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  1. Why You Need to Know How to Network Effectively
  2. Why Networking Works: You Already Have the Resources You Need...You Just Have to Put Them to Work
  3. Summary
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This chapter is from the book

Why Networking Works: You Already Have the Resources You Need...You Just Have to Put Them to Work

The scientist John Milgram developed a theory called the “small world theory.” Dr. Milgram’s theory suggests that everyone in the world is separated from everyone else by just six contacts. Dr. Milgram did a series of famous experiments that proved his theory. This theory has not only been proven but strengthened by a more recent study in which e-mail was used. This experiment found we are separated by just 4.5 contacts. Furthermore, if you use the social Internet site LinkedIn, you can see how this is possible by the raw numbers of third-level contacts. The implication for networking is profound even if you were to actively network with only a tiny fraction of the potential you are capable of reaching. Each network contact you have is likely already networked, which, given the proper approach, care, and feeding, means your contacts should grow by some multiple.

The key phrase here is “the proper approach, care, and feeding.” Your network is available for you to enrich your professional and personal life, but in return you must enrich the lives of others.

We get very upset when we hear someone say, “It’s time to start looking for a job. I better start networking.” Or “I only network at certain meetings or events.” Networking is a skill, and like any personal skill, it needs to be practiced to be perfected.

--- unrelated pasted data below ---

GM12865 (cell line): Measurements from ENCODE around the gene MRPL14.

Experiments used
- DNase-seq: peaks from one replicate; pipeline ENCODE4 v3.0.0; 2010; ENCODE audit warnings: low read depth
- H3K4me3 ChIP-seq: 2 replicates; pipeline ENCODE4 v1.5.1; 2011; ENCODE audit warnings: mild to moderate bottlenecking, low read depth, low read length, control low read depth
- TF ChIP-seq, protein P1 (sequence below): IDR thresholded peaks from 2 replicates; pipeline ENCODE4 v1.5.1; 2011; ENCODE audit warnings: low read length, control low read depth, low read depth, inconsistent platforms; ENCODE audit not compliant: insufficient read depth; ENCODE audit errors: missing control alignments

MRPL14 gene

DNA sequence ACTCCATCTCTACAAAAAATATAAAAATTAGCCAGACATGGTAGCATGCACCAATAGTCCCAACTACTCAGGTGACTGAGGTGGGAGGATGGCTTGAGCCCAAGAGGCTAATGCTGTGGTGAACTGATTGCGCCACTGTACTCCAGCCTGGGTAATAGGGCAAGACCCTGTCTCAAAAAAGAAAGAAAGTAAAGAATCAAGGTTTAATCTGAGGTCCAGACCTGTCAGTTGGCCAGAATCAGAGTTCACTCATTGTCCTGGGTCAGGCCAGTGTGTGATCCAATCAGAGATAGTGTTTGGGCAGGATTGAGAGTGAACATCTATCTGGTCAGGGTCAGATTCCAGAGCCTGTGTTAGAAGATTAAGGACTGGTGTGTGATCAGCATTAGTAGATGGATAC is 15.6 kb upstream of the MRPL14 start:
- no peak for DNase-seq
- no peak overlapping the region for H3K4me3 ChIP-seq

You can’t just sit down at a piano once a month and play Bach concertos like they are supposed to be played, nor can you network properly on occasion or on demand just whenever the need might arise. Networking really is a simple five-step process, but even though the process is simple to define, the work is hard. The following five-step process is available in Appendix A:

  • Step 1: Meet People. You have to mix it up and get to know them. In Chapter 3, “Creating Connections: The People You Need in Your Network,” you consider examples of “breaking the ice” introductory phrases that you can use or adapt for your own style.
  • Step 2: Listen and Learn. People like to talk about themselves and/or their company. When you actively listen, you learn about what is important to them, who they are, how you could help them, and how they could help you. In Chapter 5, “When Networking Doesn’t Come Easy: Networking for Introverts,” you explore the difference between real empathetic listening (when you engage in active and responsive listening) and listening in which you are just “hearing” what was said.
  • Step 3: Make Connections. Help people connect with others you know can help them.
  • Step 4: Follow Up. Keep your promises; keep your word. If you promise to do something, do it in a timely manner. In Chapter 7, “Keeping Your Network Alive and Growing,” you see an easy-to-use method for helping you follow up with contacts.
  • Step 5: Stay in Touch. After an initial period of contact, if a result does not materialize, most people just move on. This is the point at which the Nierenberg System, which you will explore in detail, really works for successful networkers. These folks find ways to stay in touch and continue to build relationships. Why? Because their goal is to build a network of long-lasting, mutually beneficial relationships, not just to get an immediate “result.” This five-step system works because it is based on building long-lasting relationships—those that are not just immediate, but lifelong.

“Networking” is one of the most overused and misunderstood words in common vocabulary today. When you hear the word, what comes to your mind?